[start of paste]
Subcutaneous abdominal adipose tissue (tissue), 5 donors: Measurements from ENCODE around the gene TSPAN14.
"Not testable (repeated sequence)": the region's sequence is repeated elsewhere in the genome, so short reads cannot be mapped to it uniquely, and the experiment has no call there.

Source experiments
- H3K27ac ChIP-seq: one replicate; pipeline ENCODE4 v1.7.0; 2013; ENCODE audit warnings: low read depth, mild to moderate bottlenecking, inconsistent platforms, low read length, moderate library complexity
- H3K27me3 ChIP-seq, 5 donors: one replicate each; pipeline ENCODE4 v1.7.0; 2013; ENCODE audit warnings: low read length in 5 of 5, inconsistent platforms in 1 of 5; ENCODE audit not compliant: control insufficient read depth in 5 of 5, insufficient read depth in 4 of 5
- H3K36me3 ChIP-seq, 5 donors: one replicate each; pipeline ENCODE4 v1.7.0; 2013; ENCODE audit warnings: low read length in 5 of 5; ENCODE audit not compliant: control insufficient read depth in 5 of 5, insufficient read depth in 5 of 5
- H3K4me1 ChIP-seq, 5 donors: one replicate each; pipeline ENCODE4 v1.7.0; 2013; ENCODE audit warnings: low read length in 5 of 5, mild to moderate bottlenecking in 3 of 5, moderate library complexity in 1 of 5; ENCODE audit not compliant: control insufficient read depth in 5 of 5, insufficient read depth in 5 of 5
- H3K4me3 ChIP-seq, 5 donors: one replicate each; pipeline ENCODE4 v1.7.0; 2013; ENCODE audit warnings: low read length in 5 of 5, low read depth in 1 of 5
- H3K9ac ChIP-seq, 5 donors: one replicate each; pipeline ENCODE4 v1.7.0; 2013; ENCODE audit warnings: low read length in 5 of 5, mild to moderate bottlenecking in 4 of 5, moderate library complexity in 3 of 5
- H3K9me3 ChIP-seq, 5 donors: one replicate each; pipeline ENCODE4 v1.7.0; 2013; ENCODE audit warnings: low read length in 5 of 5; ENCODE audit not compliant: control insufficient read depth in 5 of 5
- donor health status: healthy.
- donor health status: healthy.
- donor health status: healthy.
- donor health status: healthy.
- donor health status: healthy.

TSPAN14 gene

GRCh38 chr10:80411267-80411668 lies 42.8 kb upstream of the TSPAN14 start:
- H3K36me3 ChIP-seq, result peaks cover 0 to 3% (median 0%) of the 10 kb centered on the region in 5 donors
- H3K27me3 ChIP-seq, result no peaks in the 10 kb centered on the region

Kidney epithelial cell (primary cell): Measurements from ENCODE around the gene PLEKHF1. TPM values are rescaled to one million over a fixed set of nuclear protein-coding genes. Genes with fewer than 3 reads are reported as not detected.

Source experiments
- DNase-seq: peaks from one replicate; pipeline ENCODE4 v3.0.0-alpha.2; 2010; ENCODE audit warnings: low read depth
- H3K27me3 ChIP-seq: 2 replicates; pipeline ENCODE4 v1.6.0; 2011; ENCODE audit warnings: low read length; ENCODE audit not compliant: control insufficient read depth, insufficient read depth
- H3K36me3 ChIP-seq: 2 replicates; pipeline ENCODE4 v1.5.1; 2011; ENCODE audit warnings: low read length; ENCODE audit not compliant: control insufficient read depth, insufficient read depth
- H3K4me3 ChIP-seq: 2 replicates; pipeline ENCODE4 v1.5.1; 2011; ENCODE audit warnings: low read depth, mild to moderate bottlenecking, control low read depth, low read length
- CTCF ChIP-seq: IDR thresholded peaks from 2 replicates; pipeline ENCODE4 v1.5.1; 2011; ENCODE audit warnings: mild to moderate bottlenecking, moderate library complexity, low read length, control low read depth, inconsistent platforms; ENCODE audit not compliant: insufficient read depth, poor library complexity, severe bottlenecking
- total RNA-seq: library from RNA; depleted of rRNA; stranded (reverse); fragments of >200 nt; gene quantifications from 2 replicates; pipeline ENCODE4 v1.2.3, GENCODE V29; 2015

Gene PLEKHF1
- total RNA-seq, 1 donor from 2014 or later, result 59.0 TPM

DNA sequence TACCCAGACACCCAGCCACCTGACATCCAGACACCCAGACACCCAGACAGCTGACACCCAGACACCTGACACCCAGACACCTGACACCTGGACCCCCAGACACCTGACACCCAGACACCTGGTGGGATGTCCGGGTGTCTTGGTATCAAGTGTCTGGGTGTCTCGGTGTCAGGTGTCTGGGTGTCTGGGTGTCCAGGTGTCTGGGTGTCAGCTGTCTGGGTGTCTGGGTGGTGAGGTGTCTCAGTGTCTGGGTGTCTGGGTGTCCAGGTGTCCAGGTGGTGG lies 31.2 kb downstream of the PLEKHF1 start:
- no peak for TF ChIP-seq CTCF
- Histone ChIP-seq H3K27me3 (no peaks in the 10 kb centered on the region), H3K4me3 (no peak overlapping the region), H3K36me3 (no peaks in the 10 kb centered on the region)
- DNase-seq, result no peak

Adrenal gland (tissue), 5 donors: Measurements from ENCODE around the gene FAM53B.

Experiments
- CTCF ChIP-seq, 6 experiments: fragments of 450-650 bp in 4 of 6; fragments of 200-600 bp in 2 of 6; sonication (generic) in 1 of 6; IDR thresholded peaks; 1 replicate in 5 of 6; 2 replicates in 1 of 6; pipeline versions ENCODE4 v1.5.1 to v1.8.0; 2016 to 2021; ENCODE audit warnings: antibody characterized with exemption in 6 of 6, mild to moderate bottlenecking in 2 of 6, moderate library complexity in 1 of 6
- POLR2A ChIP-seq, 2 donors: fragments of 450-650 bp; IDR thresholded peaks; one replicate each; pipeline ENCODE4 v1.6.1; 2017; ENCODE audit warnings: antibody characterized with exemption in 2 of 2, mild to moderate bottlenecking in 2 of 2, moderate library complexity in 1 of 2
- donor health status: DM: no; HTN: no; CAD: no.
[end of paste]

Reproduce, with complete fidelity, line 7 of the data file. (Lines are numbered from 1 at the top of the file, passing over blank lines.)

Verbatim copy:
- H3K4me1 ChIP-seq, 5 donors: one replicate each; pipeline ENCODE4 v1.7.0; 2013; ENCODE audit warnings: low read length in 5 of 5, mild to moderate bottlenecking in 3 of 5, moderate library complexity in 1 of 5; ENCODE audit not compliant: control insufficient read depth in 5 of 5, insufficient read depth in 5 of 5